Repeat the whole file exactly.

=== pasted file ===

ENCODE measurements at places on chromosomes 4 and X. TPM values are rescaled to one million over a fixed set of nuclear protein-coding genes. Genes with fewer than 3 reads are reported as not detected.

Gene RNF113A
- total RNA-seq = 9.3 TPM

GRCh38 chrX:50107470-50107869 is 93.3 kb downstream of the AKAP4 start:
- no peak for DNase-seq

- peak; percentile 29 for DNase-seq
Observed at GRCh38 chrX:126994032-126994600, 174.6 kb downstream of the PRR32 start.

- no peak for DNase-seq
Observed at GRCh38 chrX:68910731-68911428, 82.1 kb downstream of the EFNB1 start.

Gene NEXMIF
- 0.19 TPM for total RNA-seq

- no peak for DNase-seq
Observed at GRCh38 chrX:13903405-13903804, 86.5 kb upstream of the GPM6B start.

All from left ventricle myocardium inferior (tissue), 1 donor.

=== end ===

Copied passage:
ENCODE measurements at places on chromosomes 4 and X. TPM values are rescaled to one million over a fixed set of nuclear protein-coding genes. Genes with fewer than 3 reads are reported as not detected.

Gene RNF113A
- total RNA-seq = 9.3 TPM

GRCh38 chrX:50107470-50107869 is 93.3 kb downstream of the AKAP4 start:
- no peak for DNase-seq

- peak; percentile 29 for DNase-seq
Observed at GRCh38 chrX:126994032-126994600, 174.6 kb downstream of the PRR32 start.

- no peak for DNase-seq
Observed at GRCh38 chrX:68910731-68911428, 82.1 kb downstream of the EFNB1 start.

Gene NEXMIF
- 0.19 TPM for total RNA-seq

- no peak for DNase-seq
Observed at GRCh38 chrX:13903405-13903804, 86.5 kb upstream of the GPM6B start.

All from left ventricle myocardium inferior (tissue), 1 donor.